Plaza Mayor, Madrid

4 out of 5 stars 142 Reviews

Main square of Madrid

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  • Bwana_Brown's Profile Photo

    Historic Plaza Mayor

    by Bwana_Brown Updated Nov 15, 2009

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    Most recent version (1790) of Plaza Mayor
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    Shortly after leaving the Puerta del Sol plaza and its bustling activity related to the Three Kings festivities, we soon found ourselves in the amazing four-sided courtyard of Plaza Mayor. Things were also happening there with buskers and other forms of entertainment starting to take place, all probably part of the same festival.

    However, in our case we were more interested in taking in this impressive piece of architecture with its 237 balconies and nine entrance portals, originally inaugurated in 1620 under the rule of King Philip III. Fires sweeping through cities were relatively common in the following eras, so it was necessary to reconstruct Plaza Mayor in its present form by 1790. The surrounding rooms are now used for residential purposes, along with traditional old shops around its lower level.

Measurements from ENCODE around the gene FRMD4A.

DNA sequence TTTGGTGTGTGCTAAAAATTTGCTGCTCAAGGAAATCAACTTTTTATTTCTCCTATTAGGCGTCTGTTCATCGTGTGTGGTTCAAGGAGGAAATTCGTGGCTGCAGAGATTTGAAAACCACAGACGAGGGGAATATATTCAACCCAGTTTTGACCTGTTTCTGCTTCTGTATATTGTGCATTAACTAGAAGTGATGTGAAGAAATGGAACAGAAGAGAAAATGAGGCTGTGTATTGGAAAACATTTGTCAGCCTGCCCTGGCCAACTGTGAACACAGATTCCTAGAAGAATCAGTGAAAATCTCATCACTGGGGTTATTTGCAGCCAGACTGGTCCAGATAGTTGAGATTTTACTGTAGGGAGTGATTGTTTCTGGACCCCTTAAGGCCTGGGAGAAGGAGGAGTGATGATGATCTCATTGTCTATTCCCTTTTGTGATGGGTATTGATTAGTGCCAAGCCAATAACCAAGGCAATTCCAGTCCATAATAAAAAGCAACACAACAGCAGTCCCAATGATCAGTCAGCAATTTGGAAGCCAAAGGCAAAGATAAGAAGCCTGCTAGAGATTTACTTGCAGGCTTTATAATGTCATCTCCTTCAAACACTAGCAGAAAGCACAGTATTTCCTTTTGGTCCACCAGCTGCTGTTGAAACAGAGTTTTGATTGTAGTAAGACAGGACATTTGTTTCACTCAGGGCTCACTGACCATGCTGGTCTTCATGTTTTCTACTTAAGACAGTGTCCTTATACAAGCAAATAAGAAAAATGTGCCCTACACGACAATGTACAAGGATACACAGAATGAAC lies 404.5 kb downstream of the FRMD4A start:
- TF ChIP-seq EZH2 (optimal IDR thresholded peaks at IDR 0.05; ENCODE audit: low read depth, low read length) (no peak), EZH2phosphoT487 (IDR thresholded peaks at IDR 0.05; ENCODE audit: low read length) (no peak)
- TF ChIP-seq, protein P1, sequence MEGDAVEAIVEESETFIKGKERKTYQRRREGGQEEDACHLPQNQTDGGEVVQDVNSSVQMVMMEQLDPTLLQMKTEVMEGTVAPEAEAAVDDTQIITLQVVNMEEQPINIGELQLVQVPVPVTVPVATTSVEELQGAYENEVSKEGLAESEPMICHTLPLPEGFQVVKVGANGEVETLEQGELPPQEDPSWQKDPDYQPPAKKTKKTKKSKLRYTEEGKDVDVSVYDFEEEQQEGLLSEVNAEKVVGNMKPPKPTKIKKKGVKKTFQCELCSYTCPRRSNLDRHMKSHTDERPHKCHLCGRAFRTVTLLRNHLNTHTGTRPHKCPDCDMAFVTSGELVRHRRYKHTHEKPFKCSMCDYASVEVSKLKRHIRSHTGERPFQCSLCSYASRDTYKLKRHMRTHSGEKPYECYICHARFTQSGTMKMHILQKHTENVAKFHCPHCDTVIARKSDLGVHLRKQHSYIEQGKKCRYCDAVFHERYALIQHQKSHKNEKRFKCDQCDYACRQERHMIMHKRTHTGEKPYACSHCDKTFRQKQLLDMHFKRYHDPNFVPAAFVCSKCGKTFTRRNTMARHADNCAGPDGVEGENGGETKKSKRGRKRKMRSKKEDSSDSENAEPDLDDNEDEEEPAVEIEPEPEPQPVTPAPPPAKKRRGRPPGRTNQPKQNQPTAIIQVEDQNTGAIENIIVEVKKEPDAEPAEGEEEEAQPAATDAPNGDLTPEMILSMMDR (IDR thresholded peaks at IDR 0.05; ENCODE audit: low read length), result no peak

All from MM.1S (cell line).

In the central part of the plaza is a bronze statue of King Philip III, the work of two Italian sculptors and completed in 1616 (2nd photo). It was not moved to Plaza Mayor until 1848, but is still a fine looking piece of work. After spending some time admiring the architecture and watching a few of the activities, we continued our walk through more quaint streets as we headed toward nearby Plaza de la Villa, another historic location that is now the seat of Madrid's elected officials.

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    Casa de la Panaderia

    by ruki Written Oct 16, 2009

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    It is the most poplar building in Plaza Mayor. Casa de la Panaderia is the seat of the powerful bakers guilt. It was finished as early as 1590, before the square was even laid out. Its current design with symmetric towers dates from 1790. But most interesting for me on the building are colorful murals which are added in 1992.

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    Plaza Mayor

    by ruki Written Oct 16, 2009

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    Just a few minutes walk from the Puerta del Sol you will be on the great and big square Plaza Mayor. It is the main plaza in Madrid very popular with tourists and locals. In the past it was a market place. At the center is a bronze Statue of King Philips III. For centuries the Plaza Mayor has been the center of festivities, bull fights, royal coronations and executions. Today there it is using for lot of public celebrations.

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    The Frescoes

    by keeweechic Written Sep 22, 2009